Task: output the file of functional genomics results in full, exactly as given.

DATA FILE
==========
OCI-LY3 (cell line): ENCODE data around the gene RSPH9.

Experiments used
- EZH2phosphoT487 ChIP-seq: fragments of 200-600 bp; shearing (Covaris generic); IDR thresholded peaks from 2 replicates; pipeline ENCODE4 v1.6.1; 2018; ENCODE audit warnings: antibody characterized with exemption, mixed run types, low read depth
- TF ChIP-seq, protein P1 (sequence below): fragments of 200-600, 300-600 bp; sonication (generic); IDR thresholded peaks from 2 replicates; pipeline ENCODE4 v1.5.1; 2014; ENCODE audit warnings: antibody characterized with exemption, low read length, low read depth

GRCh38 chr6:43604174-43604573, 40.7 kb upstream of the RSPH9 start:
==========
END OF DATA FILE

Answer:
OCI-LY3 (cell line): ENCODE data around the gene RSPH9.

Experiments used
- EZH2phosphoT487 ChIP-seq: fragments of 200-600 bp; shearing (Covaris generic); IDR thresholded peaks from 2 replicates; pipeline ENCODE4 v1.6.1; 2018; ENCODE audit warnings: antibody characterized with exemption, mixed run types, low read depth
- TF ChIP-seq, protein P1 (sequence below): fragments of 200-600, 300-600 bp; sonication (generic); IDR thresholded peaks from 2 replicates; pipeline ENCODE4 v1.5.1; 2014; ENCODE audit warnings: antibody characterized with exemption, low read length, low read depth

GRCh38 chr6:43604174-43604573, 40.7 kb upstream of the RSPH9 start: